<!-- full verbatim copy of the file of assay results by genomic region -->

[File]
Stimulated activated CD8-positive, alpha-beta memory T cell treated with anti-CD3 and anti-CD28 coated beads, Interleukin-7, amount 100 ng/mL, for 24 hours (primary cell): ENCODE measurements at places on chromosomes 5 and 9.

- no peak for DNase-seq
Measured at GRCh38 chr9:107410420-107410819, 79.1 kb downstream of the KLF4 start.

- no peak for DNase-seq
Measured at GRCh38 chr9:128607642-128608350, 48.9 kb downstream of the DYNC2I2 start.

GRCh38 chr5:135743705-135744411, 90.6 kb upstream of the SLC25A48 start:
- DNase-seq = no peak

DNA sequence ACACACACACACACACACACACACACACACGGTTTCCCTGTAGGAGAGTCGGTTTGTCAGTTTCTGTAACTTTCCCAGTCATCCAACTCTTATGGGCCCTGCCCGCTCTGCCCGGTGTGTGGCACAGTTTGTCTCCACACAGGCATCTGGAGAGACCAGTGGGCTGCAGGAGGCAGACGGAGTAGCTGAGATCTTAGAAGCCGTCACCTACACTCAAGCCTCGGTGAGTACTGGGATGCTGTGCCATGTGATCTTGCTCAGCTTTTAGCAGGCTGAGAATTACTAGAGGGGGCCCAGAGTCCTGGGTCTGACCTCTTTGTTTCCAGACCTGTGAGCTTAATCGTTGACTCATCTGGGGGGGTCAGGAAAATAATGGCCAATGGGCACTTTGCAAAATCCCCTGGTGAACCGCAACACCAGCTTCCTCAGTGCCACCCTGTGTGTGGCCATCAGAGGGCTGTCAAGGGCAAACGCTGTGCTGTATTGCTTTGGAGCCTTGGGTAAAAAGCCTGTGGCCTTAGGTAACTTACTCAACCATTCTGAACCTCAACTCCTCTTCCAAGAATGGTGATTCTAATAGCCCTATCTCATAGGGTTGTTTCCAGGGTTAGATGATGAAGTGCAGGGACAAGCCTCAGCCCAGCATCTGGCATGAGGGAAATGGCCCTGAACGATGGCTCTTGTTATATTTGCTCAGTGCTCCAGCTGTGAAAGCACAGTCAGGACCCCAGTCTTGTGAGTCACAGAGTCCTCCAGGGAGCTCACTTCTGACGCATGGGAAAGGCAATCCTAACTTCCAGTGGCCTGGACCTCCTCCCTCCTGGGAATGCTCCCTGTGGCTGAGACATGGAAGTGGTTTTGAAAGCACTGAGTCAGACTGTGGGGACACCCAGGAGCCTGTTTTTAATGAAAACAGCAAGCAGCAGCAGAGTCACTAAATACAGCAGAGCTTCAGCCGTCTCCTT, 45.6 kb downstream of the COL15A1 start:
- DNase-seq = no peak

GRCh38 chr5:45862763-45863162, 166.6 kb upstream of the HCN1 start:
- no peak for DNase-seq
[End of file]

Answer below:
Stimulated activated CD8-positive, alpha-beta memory T cell treated with anti-CD3 and anti-CD28 coated beads, Interleukin-7, amount 100 ng/mL, for 24 hours (primary cell): ENCODE measurements at places on chromosomes 5 and 9.

- no peak for DNase-seq
Measured at GRCh38 chr9:107410420-107410819, 79.1 kb downstream of the KLF4 start.

- no peak for DNase-seq
Measured at GRCh38 chr9:128607642-128608350, 48.9 kb downstream of the DYNC2I2 start.

GRCh38 chr5:135743705-135744411, 90.6 kb upstream of the SLC25A48 start:
- DNase-seq = no peak

DNA sequence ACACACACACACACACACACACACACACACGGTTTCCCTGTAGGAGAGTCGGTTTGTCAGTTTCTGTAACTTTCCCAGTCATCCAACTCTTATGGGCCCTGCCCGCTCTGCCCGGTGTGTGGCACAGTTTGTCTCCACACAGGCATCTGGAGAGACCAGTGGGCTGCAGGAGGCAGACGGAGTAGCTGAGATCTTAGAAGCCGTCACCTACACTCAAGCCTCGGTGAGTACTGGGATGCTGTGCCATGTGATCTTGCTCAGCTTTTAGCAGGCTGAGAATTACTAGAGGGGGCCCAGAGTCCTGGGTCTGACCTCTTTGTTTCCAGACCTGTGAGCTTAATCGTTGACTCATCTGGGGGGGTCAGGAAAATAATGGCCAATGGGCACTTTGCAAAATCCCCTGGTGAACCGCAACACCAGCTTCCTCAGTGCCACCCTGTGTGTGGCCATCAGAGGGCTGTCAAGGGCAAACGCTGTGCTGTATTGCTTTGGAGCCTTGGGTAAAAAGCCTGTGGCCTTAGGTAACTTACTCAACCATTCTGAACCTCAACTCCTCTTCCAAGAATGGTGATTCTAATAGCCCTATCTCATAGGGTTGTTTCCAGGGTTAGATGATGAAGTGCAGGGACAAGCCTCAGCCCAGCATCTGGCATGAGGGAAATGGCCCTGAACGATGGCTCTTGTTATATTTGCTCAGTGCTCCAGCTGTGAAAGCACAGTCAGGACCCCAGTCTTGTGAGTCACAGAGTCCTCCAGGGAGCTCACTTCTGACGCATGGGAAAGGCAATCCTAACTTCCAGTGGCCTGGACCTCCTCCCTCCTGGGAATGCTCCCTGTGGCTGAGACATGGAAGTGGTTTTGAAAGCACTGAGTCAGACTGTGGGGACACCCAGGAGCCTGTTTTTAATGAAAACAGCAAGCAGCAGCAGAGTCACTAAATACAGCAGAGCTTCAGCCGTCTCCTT, 45.6 kb downstream of the COL15A1 start:
- DNase-seq = no peak

GRCh38 chr5:45862763-45863162, 166.6 kb upstream of the HCN1 start:
- no peak for DNase-seq